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A routine courtesy can reveal much about a culture.

Many academics pride themselves on not having business cards. The very name of the small, stiff piece of paperboard suggests that it is meant to be used in a sector of society to which not all professors aspire and with whose manners they do not always feel comfortable.

If a faculty member does have business cards, perhaps because his or her institution has provided them, they might seldom be carried and less frequently distributed. On many an occasion I have watched a new acquaintance fumble through a wallet or purse looking for a business card, finally to unearth one that is soiled, bent, dog-eared, and out of date.

Before surrendering it, the reluctant offerer may cross out an outdated telephone number, update an office location, or edit an e-mail address. Such handwritten corrections and addenda make the card look anything but businesslike.

Yet among scholars who travel frequently, up-to-date bi- or even multilingual business cards are now commonplace. A typical bilingual card would have English on one side and, on the other, the same information translated or transliterated into an appropriate foreign language.

There are cultures in which the exchange of business cards among academics is expected and even ritualized, and one of them is Japan. To visit that country without a good supply of correctly printed bilingual cards is to risk feeling out of place, not to mention appearing to be unprofessional.

Japanese professors and engineers invariably carry business cards and distribute them freely and ritualistically at meetings and social gatherings. The visiting American who does not have the proper cards to offer in return creates an awkward cultural imbalance in the relationship and risks showing disrespect for his or her hosts.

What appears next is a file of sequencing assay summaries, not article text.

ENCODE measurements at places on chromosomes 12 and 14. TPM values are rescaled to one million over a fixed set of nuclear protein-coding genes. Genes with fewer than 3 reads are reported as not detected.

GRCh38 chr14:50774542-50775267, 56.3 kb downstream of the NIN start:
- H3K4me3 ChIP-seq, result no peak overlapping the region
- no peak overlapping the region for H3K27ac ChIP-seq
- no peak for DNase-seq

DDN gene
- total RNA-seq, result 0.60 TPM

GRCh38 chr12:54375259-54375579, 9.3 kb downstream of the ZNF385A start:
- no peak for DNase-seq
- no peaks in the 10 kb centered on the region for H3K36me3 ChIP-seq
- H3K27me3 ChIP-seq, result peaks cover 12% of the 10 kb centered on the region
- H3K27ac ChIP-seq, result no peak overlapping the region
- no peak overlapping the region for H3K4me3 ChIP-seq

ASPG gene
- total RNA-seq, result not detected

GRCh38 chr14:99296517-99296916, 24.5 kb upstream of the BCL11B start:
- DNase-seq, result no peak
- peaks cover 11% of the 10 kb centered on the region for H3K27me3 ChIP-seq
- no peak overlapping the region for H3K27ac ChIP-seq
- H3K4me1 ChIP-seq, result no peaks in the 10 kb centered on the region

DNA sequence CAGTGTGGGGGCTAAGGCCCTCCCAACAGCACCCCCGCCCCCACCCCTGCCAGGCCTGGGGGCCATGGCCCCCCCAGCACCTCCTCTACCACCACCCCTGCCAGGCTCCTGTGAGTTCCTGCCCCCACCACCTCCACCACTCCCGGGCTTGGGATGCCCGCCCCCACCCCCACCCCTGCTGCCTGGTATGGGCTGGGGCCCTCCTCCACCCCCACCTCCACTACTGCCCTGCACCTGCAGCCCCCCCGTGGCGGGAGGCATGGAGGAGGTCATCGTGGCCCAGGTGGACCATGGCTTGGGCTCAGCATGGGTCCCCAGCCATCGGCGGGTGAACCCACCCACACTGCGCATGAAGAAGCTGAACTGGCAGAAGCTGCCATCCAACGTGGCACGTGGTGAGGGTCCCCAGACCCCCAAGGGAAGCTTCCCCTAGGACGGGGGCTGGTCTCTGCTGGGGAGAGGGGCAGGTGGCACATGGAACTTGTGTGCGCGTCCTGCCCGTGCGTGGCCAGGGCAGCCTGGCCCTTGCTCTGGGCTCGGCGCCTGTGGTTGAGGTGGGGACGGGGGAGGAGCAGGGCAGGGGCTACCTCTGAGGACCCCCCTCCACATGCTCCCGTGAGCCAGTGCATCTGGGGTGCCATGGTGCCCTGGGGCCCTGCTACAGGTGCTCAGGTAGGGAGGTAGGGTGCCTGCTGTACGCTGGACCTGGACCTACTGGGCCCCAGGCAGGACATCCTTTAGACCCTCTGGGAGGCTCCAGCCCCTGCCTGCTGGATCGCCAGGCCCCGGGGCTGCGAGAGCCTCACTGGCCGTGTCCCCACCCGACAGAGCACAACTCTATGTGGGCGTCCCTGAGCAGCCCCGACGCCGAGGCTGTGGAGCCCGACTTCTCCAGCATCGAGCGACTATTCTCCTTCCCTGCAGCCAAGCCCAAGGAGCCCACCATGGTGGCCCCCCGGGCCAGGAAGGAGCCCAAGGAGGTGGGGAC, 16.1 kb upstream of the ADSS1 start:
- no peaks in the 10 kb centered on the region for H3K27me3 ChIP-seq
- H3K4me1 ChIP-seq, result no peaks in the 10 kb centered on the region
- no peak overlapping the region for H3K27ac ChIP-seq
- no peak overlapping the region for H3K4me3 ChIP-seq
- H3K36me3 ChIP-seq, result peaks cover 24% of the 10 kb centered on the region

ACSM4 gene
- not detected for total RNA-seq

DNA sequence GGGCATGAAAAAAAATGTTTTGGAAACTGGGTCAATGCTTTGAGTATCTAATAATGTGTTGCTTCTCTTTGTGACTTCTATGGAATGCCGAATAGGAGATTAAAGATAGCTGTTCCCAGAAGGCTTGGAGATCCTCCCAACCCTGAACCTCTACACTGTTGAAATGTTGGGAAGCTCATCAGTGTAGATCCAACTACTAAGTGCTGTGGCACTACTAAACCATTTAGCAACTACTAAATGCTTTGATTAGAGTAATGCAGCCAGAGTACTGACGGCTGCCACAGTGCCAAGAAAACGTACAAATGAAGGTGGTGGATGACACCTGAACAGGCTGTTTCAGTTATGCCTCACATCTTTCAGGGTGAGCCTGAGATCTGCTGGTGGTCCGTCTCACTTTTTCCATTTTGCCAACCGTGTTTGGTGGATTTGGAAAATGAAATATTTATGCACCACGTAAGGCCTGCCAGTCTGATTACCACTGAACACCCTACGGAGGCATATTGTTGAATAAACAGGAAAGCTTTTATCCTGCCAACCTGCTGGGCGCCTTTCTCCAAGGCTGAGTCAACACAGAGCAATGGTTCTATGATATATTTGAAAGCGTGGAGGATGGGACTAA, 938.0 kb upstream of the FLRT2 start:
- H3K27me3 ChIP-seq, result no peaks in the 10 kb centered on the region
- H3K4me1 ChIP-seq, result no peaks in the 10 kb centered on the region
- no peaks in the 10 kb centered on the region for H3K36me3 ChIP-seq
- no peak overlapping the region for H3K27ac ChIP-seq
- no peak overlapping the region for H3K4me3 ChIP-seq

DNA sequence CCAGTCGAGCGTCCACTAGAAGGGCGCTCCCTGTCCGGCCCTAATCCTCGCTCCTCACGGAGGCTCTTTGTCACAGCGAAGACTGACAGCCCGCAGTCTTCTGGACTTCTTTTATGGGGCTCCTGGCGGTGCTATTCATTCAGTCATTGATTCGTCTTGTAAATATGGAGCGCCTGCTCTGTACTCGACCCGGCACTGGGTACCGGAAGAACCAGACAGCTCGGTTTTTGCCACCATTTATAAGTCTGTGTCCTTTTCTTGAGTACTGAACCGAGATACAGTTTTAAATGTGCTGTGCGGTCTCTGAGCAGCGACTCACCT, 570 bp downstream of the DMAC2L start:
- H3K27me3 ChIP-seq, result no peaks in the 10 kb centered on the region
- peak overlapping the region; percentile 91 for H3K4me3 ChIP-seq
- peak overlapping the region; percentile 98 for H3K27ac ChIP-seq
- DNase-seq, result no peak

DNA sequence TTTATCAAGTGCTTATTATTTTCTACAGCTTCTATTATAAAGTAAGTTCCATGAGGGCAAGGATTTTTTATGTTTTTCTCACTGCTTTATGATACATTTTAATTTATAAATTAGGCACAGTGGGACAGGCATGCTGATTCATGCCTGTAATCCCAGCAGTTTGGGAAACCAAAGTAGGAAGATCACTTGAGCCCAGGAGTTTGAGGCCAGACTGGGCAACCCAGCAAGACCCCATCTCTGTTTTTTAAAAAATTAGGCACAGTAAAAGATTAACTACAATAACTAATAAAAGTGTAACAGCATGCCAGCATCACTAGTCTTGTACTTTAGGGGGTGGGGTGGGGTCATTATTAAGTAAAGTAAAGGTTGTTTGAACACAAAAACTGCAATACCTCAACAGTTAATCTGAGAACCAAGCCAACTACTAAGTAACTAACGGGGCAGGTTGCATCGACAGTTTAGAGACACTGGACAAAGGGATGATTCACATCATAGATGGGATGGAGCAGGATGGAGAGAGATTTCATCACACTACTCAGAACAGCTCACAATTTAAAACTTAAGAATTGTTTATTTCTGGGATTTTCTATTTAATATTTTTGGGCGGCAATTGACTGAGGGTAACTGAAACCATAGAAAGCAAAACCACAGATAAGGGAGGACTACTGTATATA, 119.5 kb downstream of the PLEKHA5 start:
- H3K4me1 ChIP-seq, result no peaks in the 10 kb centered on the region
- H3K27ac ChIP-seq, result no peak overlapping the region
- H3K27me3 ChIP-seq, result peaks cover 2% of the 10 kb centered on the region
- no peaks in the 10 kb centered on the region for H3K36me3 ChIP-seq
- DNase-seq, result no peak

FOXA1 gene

The Japanese are very courteous in their everyday interactions. When I rode the bullet train between Tokyo and Osaka, I was struck by the way the conductor entered and left the car. He bowed before entering and, upon exiting, turned to face the passengers before bowing again.
In similar fashion, when a Japanese professional presents a business card to an American guest, it is held with the thumb and index fingers of both hands, English side up and oriented so that the receiver can read it without having to rotate it. The informed guest receives the card with the same grip.

No matter how many hands are occupied, the guest should, of course, reciprocate by offering his or her own card in a similar fashion but with the Japanese side up. Even if the recipient is known to be conversant in both Japanese and English, it is a sign of cultural respect to present the card with the recipient’s home language uppermost.

In Japan, a business card is not just received and pocketed. It is held, studied, and often commented upon.

In Japan, a business card is not just to be taken and placed immediately in one’s pocket, as so many Americans usually do. Rather, it is held for a respectful time, studied, and often commented upon. It is not considered polite to treat an individual’s card as just another one among many.

When a group exchanging cards finally sits down at a conference or restaurant table, the collected cards are often arrayed like a seating chart beside a notebook or above a dinner plate. This not only shows continued interest in those whose cards have been presented but also serves as a ready reminder of who is sitting around the table.

No matter how unfamiliar, when properly understood professionally and culturally, foreign customs do make sense. Sometimes, as with business cards in Japan, they also provide important insights into another civilization.

Henry Petroski, Aleksandar S. Vesic Professor of Civil Engineering and a professor of history at Duke University, carried a supply of bilingual business cards on a recent trip to Japan.




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